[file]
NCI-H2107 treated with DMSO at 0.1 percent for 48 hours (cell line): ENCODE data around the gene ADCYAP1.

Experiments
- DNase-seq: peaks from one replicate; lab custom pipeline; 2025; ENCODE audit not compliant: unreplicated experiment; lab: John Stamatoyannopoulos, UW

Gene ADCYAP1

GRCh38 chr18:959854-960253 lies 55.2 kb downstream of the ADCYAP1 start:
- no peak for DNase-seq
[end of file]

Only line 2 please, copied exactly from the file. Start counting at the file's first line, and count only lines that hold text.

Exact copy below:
Experiments